1. Ahead of his State of the Nation address being debated in parliament this week, president Cyril Ramaphosa’s presidential campaign finances may be under investigation, the Sunday Times reported yesterday. The public protector Busisiwe Mkhwebane is apparently investigating Ramaphosa for alleged money-laundering related to donations of more than R400m to his ANC presidential campaign. But in a statement yesterday, Ramaphosa’s representatives slammed the report as "bizarre" and "baseless".

2. Over the weekend, the state capture commission heard about a suspect contract awarded by SA Express to a company. According to the testimony, the contract  may have benefited both Lynne Brown, former minister of public enterprises, and Dipuo Peters, former minister of transport.

3. City Press reported yesterday that former Eskom chief executive Brian Molefe, who received an irregular pension benefit amounting to R30 million, is heading to the Constitutional Court in a bid to keep the money. A high court and the Supreme Court of Appeal both ruled that the money he received should be paid back. But Molefe says he did not have a fair hearing.

4. The embattled chemicals company Omnia is expected to post large losses this week. The company is struggling with debt of almost R3 billion. But the cement producer PPC is expected to announce a healthy profit increase thanks to price hike of between 8% and 12% that were implemented in January.

5. Later this week, producer price inflation (price changes for manufactured goods) will be released, and it’s expected to confirm that inflation is heading higher. Last week, consumer inflation rose to 4.5% in the year to May from 4.4% in April. Still, with the rand at a bouncy R14.30/$, the Reserve Bank is expected to cut interest rates on July 18th.

Why Boris Johnson's extraordinary leap to power could soon come crashing down

Reported by Thomas Colson

The conventional wisdom among Conservative MPs since Boris Johnson resigned as foreign secretary, was that he had little chance of ever becoming Britain's next prime minister.

"Three-quarters of the Cabinet and at least half of the party would do anything to stop Boris becoming leader," one Conservative MP told Business Insider in January this year. "He's got no chance."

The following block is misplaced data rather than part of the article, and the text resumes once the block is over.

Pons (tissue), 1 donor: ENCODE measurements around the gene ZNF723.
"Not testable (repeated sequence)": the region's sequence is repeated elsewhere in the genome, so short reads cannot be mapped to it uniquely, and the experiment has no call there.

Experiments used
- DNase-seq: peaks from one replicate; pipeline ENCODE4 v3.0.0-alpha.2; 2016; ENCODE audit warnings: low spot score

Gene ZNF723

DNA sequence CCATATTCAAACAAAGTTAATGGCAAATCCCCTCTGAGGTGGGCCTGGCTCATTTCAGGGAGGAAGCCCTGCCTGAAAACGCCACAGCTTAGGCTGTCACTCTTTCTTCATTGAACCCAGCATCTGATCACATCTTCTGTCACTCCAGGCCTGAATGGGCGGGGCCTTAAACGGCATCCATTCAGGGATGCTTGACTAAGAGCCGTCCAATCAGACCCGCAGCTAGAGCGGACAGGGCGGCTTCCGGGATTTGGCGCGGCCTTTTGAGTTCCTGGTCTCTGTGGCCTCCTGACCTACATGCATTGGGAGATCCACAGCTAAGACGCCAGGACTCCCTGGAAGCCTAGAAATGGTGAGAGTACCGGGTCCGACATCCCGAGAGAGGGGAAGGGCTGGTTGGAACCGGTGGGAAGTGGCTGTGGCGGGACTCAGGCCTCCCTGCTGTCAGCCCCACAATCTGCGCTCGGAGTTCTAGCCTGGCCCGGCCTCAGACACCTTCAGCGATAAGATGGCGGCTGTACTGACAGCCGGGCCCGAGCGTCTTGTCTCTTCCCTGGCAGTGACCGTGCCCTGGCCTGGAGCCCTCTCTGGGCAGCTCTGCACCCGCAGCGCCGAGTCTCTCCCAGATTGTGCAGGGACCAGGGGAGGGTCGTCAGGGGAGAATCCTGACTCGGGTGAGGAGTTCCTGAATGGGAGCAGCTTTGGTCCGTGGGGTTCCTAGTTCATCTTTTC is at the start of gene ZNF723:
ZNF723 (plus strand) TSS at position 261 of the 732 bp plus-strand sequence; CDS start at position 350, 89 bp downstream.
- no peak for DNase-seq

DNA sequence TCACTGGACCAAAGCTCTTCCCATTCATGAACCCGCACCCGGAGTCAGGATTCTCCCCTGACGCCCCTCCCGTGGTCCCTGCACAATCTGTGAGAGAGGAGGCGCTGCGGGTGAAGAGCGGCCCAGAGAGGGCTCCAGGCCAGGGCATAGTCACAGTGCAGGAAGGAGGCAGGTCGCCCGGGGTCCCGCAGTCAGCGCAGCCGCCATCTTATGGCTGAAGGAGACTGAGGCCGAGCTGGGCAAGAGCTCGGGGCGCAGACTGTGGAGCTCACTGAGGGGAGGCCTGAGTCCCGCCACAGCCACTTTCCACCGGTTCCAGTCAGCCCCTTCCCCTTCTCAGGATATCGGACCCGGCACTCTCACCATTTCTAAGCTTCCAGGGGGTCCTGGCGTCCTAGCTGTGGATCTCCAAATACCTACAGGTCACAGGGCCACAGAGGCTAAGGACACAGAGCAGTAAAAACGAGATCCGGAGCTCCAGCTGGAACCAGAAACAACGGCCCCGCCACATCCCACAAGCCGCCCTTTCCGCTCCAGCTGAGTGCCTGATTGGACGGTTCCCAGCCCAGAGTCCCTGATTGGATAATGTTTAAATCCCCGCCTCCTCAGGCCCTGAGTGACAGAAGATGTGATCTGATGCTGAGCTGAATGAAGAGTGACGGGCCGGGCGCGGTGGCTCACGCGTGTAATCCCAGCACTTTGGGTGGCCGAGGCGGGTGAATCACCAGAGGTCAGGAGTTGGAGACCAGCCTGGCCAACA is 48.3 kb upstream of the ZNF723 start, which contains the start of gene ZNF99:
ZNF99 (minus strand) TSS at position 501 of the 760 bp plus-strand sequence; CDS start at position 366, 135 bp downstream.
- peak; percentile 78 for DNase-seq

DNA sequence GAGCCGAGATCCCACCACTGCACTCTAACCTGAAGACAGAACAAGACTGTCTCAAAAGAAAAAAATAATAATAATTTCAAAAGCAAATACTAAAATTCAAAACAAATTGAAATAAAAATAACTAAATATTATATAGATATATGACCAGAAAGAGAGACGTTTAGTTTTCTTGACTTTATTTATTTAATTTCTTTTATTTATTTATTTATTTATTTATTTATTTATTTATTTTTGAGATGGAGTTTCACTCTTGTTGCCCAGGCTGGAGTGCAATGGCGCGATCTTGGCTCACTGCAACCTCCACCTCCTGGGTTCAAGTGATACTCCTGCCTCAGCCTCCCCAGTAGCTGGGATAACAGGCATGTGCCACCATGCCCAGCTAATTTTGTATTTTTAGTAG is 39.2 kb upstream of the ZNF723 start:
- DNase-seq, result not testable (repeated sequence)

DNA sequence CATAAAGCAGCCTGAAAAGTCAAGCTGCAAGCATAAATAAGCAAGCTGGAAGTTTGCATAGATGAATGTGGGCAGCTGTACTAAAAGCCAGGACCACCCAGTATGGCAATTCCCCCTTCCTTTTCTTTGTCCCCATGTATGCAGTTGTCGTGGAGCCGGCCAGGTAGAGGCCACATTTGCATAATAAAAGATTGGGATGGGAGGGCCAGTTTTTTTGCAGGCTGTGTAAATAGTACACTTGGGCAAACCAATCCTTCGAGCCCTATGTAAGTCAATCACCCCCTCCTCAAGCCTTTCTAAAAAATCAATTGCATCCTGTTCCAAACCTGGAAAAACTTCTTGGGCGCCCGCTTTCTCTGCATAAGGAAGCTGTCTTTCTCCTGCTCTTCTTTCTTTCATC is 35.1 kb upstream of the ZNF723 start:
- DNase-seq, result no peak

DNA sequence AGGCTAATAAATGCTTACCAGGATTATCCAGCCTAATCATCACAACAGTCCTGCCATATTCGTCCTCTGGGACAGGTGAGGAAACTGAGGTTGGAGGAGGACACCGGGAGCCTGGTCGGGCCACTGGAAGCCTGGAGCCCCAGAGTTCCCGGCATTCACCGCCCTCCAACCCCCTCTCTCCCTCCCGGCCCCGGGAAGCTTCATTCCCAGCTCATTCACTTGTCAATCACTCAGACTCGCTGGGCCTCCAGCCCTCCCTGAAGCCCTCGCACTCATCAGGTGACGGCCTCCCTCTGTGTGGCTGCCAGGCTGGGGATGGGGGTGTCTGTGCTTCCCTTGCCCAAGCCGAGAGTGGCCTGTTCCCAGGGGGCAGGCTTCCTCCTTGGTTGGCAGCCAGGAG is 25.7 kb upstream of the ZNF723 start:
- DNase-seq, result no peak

Yet in the final round of this week's selection process, Johnson won the support of over half the Conservative parliamentary party, ensuring his place in the final two alongside the current foreign secretary Jeremy Hunt, and all but guaranteeing that he will ultimately win.

The speed and success of Johnson's campaign has been nothing short of extraordinary.

He picked up 160 votes from colleagues in Thursday's three-way leadership ballot, more than half the 313 available, with second-placed Jeremy Hunt receiving just 77. He now faces a month-long series of hustings after which he appears almost certain to be crowned prime minister.

Yet even among those who now back his campaign, there are fears that the coalition of support which has lifted him almost to the door of 10 Downing Street, could very quickly crumble to the ground once he walks through it.

Conservative MPs hope Johnson can save them from Farage

Conservative MPs are reluctantly backing Johnson following the rise in charismatic populist politicians around the world
Getty

The key to the shift in Johnson's fortunes came in the recent European elections where Nigel Farage's Brexit party surged into first place, leaving the Conservatives in a distant fifth place.

With polls now putting the party as low as fourth nationally, many Conservative MPs, who still hold deep reservations about Johnson, have decided to park those reservations in the hope that Johnson could yet save them from electoral oblivion